Open documentaries

“Then you win” is a project from a voluntary association based in France called Loin de l’Œil. Using Creative Commons licenses, they are planning to produce three documentaries about Ekta Parishad in India, a mass organization based on Gandhian principles. This is an open content project developed with predominantly open source (libre) software.

It is possible to participate in the project by donating, helping to promote the documentaries, translating from Hindi, Tamil to English/French, and by editing using Cinelerra (a linux based video editing tool). Or you can join in other ways, through partnership, sponsoring and collaboration.

The promotion approach adopted by Loin de l’Œil is very interesting since they provide access to video ads in a variety formats (ogg, Flash) that you can embed in your blog from Dailymotion, Youtube and Here is the ad from YouTube.

Thanks to Creative Commons for introducing this project.

by Brendan Barrett on February 7, 2008 - Comments (00)  

Open Source Media

I subscribe to the Creative Commons blog and was recently excited to see two posts on Cinema 2.0. The first post introduces the idea of reusing footage from one film to create a new work with an entirely different purpose through the use of Creative Commons licenses. It is a topic that has been playing on our minds here in the UNU Media Studio as we struggle to produce documentaries under the existing scheme of things (i.e., respecting the copyrights of others) and try to do so in a open way.

The second post presents a collaborative film project in development called A Swarm of Angels. Team producing this film have developed 7 rules for open source media which I think are really useful. I have summarized them here and you can see how by adopting these rules it may be possible to collaboratively build and share digital media. They cover both the development process and the form in which you make your content available. So what are the rules?

1. Freely accessible
Available to stream, or download without a fee.
2. Freely available
Permanently available without DRM. The end user able to share the work without restriction.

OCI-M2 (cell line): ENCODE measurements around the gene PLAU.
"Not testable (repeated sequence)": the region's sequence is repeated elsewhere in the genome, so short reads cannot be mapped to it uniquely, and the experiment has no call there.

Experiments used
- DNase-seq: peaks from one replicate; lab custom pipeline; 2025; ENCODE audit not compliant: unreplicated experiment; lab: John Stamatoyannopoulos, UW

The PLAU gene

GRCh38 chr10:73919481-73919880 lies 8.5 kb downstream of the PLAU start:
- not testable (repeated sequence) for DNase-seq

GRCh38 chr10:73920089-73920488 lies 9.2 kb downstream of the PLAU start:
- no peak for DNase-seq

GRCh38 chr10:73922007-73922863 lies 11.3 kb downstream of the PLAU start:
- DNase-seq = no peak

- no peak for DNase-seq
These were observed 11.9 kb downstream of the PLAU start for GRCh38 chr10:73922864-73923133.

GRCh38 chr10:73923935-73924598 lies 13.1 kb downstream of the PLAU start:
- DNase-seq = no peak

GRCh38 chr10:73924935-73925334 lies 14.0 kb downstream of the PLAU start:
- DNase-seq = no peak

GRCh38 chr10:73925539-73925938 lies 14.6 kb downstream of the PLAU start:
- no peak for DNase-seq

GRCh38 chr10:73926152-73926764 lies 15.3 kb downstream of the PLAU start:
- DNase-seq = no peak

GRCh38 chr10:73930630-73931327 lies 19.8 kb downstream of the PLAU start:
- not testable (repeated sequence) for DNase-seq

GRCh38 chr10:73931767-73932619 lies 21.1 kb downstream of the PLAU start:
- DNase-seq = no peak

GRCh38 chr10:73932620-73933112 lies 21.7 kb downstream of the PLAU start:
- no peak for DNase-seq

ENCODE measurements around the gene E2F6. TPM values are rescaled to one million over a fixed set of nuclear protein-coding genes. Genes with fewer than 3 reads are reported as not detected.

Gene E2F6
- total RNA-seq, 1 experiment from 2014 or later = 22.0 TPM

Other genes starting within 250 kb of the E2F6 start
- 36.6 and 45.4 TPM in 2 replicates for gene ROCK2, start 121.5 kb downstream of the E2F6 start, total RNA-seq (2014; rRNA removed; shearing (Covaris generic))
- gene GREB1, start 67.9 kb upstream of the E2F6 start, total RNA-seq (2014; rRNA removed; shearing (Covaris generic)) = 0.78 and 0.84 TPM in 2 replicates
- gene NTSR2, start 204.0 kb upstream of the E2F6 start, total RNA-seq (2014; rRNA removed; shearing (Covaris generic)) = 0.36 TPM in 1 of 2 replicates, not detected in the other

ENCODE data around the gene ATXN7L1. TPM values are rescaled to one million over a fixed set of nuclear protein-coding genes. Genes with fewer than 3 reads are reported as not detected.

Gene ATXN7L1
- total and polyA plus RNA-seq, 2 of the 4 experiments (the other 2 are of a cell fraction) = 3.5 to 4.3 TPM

3. Freely viewable
Available in multiple formats, and to be converted freely.
4. Giving source files
Source media, such as rushes and raw graphics files should be archived and available for other creators to work with.
5. Allowing remixing
Materials should be licensed explicitly to allow derivative work for at least non-commercial/artistic purposes.
6. Reveal the process
Allowing access to not only the final source media, but work-in-progress material and software files, adding another layer of transparency and documentation.
7. Open contribution
Adding ways to influence and participate in the creation of the original work through various types of community/audience involvement.

This approach is called Open Plus and is discussed more fully at the Swarm website.

by Brendan Barrett on February 7, 2008 - Comments (00)  

New Course on Open Education

wileyThis is just too good to miss! David Wiley from Utah State University has a new course this Fall entitled “Introduction to Open Education.” The full syllabus is online, anyone can enroll and you can get credits.
A lot of people talk about open educational resources but this is one of the first examples where we can see a real, effective and exciting implementation.
It will be really, really interesting to see how this course develops over the coming months, to get feedback from the participants and to see how well the students perform. This could really be the shape of things to come.
We are very lucky here at the UNU in that David will be giving a keynote here later this month at a UNU-UNESCO Conference.
Sorry, the picture comes from David’s blog. Hope he doesn’t mind.

by Brendan Barrett on February 7, 2008 - Comments (01)  

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